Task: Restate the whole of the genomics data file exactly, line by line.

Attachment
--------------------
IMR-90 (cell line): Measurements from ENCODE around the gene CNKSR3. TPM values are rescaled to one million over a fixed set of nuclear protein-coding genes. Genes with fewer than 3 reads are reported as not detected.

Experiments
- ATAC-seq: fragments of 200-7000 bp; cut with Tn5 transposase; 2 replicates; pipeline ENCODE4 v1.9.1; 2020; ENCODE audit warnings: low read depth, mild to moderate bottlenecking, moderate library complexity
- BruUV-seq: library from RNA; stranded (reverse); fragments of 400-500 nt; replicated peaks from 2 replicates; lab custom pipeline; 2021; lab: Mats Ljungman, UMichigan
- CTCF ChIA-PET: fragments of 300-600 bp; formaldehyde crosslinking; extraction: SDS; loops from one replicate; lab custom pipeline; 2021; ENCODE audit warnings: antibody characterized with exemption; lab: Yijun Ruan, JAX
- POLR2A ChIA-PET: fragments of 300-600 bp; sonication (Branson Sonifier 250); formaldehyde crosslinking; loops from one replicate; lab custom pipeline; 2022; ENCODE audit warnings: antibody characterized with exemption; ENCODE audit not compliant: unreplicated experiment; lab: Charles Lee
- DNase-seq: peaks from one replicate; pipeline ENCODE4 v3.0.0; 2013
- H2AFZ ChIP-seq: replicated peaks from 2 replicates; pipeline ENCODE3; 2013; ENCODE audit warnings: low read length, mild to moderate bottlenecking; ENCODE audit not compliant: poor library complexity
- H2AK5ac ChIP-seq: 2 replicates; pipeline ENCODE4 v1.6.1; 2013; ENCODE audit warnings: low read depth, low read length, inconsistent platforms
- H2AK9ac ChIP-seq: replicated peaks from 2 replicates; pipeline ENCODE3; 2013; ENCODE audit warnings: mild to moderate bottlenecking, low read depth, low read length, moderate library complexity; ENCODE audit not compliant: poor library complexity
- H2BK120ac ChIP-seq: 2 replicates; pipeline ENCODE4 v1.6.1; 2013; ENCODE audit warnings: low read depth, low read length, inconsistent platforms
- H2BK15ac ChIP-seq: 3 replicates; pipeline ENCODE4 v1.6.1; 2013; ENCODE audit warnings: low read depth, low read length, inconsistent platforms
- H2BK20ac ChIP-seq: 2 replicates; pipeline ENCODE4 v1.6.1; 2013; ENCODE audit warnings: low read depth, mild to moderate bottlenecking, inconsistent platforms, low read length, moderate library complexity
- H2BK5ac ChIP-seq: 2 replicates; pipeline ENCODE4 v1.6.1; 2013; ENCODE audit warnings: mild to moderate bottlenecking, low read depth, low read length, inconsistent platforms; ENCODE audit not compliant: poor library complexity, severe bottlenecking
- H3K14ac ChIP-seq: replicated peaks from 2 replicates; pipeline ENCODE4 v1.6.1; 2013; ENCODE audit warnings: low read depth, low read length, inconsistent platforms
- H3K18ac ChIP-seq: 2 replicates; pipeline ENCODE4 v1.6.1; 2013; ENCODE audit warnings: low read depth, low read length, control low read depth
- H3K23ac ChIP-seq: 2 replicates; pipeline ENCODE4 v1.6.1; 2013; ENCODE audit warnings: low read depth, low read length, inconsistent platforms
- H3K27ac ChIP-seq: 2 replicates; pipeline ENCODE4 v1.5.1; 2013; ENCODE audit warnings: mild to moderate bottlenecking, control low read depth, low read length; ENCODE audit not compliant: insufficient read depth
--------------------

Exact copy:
IMR-90 (cell line): Measurements from ENCODE around the gene CNKSR3. TPM values are rescaled to one million over a fixed set of nuclear protein-coding genes. Genes with fewer than 3 reads are reported as not detected.

Experiments
- ATAC-seq: fragments of 200-7000 bp; cut with Tn5 transposase; 2 replicates; pipeline ENCODE4 v1.9.1; 2020; ENCODE audit warnings: low read depth, mild to moderate bottlenecking, moderate library complexity
- BruUV-seq: library from RNA; stranded (reverse); fragments of 400-500 nt; replicated peaks from 2 replicates; lab custom pipeline; 2021; lab: Mats Ljungman, UMichigan
- CTCF ChIA-PET: fragments of 300-600 bp; formaldehyde crosslinking; extraction: SDS; loops from one replicate; lab custom pipeline; 2021; ENCODE audit warnings: antibody characterized with exemption; lab: Yijun Ruan, JAX
- POLR2A ChIA-PET: fragments of 300-600 bp; sonication (Branson Sonifier 250); formaldehyde crosslinking; loops from one replicate; lab custom pipeline; 2022; ENCODE audit warnings: antibody characterized with exemption; ENCODE audit not compliant: unreplicated experiment; lab: Charles Lee
- DNase-seq: peaks from one replicate; pipeline ENCODE4 v3.0.0; 2013
- H2AFZ ChIP-seq: replicated peaks from 2 replicates; pipeline ENCODE3; 2013; ENCODE audit warnings: low read length, mild to moderate bottlenecking; ENCODE audit not compliant: poor library complexity
- H2AK5ac ChIP-seq: 2 replicates; pipeline ENCODE4 v1.6.1; 2013; ENCODE audit warnings: low read depth, low read length, inconsistent platforms
- H2AK9ac ChIP-seq: replicated peaks from 2 replicates; pipeline ENCODE3; 2013; ENCODE audit warnings: mild to moderate bottlenecking, low read depth, low read length, moderate library complexity; ENCODE audit not compliant: poor library complexity
- H2BK120ac ChIP-seq: 2 replicates; pipeline ENCODE4 v1.6.1; 2013; ENCODE audit warnings: low read depth, low read length, inconsistent platforms
- H2BK15ac ChIP-seq: 3 replicates; pipeline ENCODE4 v1.6.1; 2013; ENCODE audit warnings: low read depth, low read length, inconsistent platforms
- H2BK20ac ChIP-seq: 2 replicates; pipeline ENCODE4 v1.6.1; 2013; ENCODE audit warnings: low read depth, mild to moderate bottlenecking, inconsistent platforms, low read length, moderate library complexity
- H2BK5ac ChIP-seq: 2 replicates; pipeline ENCODE4 v1.6.1; 2013; ENCODE audit warnings: mild to moderate bottlenecking, low read depth, low read length, inconsistent platforms; ENCODE audit not compliant: poor library complexity, severe bottlenecking
- H3K14ac ChIP-seq: replicated peaks from 2 replicates; pipeline ENCODE4 v1.6.1; 2013; ENCODE audit warnings: low read depth, low read length, inconsistent platforms
- H3K18ac ChIP-seq: 2 replicates; pipeline ENCODE4 v1.6.1; 2013; ENCODE audit warnings: low read depth, low read length, control low read depth
- H3K23ac ChIP-seq: 2 replicates; pipeline ENCODE4 v1.6.1; 2013; ENCODE audit warnings: low read depth, low read length, inconsistent platforms
- H3K27ac ChIP-seq: 2 replicates; pipeline ENCODE4 v1.5.1; 2013; ENCODE audit warnings: mild to moderate bottlenecking, control low read depth, low read length; ENCODE audit not compliant: insufficient read depth